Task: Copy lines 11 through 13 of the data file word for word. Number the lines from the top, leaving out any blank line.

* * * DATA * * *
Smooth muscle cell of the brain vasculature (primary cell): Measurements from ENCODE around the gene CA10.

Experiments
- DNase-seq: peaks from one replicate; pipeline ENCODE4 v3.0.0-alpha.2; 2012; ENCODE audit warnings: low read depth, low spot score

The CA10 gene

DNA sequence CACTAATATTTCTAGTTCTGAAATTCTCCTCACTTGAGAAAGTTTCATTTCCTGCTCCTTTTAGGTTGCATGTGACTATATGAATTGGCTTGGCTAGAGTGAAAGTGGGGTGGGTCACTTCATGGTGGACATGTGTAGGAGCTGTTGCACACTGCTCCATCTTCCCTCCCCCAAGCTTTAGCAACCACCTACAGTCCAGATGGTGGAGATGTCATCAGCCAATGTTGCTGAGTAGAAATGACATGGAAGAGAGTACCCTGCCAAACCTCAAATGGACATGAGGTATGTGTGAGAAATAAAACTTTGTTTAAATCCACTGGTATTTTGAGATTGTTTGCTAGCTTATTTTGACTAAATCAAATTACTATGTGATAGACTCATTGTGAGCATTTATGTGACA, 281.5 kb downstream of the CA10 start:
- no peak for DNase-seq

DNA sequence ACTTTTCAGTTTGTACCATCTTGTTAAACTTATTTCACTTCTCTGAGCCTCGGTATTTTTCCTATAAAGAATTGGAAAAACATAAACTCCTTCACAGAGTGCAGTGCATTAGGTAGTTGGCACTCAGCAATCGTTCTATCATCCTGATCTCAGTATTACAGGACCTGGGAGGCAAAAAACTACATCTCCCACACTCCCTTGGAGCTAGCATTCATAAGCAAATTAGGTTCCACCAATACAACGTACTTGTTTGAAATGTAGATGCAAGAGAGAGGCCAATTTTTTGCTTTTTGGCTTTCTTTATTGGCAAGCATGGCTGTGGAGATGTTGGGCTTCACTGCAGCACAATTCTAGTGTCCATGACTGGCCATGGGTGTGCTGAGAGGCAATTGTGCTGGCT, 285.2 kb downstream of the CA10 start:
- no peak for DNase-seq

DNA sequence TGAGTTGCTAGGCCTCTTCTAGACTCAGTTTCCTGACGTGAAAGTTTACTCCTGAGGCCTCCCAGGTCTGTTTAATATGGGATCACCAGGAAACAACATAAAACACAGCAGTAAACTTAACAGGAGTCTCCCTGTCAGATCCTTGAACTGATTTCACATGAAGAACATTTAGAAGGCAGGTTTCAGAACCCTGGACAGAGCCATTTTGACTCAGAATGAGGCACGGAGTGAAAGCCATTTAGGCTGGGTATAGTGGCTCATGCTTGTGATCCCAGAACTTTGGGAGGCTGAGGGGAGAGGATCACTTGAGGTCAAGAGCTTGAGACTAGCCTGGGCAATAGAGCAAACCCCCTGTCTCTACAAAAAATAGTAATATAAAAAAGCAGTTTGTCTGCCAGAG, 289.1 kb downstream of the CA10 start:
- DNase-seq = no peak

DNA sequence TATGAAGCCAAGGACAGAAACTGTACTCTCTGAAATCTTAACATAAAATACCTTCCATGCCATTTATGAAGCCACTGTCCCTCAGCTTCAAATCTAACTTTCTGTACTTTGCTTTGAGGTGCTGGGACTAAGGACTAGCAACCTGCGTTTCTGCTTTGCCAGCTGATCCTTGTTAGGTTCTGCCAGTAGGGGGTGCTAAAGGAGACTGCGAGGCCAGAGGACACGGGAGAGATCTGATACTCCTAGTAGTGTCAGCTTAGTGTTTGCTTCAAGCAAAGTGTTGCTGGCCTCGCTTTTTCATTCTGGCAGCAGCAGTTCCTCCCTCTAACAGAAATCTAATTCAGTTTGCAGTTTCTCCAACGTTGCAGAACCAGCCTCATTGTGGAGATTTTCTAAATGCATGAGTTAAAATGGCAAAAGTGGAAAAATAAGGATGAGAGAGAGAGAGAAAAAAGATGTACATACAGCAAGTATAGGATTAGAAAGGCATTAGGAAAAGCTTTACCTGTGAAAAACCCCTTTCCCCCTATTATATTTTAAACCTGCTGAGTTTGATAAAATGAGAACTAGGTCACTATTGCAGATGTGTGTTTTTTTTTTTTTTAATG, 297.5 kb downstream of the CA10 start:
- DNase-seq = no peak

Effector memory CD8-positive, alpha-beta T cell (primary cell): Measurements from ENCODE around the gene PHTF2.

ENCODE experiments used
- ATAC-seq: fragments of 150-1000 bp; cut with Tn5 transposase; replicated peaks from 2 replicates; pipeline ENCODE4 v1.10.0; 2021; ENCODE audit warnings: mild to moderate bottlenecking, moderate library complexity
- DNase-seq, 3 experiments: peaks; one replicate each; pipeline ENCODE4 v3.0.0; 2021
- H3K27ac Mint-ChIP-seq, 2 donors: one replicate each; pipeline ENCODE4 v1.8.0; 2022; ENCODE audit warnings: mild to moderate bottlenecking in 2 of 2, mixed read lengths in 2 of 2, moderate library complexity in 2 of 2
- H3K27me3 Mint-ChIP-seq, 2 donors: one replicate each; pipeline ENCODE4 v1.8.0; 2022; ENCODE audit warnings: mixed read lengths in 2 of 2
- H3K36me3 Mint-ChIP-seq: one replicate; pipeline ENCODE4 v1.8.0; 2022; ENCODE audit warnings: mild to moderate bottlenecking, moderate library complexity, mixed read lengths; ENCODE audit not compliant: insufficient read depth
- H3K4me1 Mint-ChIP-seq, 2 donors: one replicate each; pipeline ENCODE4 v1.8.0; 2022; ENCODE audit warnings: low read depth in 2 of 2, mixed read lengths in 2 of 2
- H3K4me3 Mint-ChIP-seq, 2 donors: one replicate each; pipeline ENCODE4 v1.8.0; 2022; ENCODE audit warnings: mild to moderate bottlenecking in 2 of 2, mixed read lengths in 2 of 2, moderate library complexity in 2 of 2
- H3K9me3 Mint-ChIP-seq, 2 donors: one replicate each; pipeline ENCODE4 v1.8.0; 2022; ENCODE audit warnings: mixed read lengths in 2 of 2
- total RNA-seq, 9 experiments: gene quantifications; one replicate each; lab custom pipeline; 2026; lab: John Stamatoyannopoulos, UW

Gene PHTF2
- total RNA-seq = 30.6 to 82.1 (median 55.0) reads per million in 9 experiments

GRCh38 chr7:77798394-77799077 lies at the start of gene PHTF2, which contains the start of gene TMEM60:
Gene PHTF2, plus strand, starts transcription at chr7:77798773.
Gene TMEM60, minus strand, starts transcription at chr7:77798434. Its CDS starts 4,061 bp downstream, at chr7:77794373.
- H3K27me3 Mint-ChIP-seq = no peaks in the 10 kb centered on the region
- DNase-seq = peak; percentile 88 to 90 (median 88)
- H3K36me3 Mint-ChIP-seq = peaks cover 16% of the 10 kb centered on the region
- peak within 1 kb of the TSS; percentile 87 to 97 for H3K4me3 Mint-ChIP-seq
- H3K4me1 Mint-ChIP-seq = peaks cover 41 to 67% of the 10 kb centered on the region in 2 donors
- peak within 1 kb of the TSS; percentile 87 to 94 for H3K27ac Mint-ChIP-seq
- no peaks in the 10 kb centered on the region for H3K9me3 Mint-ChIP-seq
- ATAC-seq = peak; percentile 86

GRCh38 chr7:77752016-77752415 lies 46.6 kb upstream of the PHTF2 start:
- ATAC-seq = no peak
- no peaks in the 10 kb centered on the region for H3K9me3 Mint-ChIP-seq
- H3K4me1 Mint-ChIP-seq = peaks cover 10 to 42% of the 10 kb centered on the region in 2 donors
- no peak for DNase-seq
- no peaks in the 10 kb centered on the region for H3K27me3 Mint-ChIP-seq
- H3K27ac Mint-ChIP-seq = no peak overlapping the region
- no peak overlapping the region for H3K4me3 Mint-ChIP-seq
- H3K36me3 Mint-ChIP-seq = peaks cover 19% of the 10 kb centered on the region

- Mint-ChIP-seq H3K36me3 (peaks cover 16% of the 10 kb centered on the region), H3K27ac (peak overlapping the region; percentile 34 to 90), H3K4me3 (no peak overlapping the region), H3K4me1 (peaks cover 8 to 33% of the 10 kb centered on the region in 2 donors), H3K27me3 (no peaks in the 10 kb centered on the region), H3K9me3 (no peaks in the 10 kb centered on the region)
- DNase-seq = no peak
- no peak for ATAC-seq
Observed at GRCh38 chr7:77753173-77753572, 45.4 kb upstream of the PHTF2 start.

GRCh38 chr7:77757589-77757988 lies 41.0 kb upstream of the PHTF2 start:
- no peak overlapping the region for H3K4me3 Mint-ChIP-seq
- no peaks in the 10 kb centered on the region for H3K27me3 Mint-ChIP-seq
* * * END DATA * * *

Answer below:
DNA sequence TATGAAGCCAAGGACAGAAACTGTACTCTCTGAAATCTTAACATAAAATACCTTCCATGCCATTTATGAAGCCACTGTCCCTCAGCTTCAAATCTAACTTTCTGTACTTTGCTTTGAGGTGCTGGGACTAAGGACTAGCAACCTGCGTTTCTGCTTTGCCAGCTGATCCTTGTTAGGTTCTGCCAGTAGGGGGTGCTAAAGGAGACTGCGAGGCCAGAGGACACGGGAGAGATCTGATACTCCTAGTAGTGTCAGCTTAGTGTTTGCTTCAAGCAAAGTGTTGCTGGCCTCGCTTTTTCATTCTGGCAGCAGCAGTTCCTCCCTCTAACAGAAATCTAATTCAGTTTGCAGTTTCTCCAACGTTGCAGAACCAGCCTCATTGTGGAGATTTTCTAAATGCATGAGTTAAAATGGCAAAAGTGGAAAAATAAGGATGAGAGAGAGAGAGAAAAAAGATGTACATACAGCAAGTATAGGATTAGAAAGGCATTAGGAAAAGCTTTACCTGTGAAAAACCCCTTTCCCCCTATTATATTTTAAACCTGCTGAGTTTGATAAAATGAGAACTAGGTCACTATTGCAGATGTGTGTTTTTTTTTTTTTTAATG, 297.5 kb downstream of the CA10 start:
- DNase-seq = no peak

Effector memory CD8-positive, alpha-beta T cell (primary cell): Measurements from ENCODE around the gene PHTF2.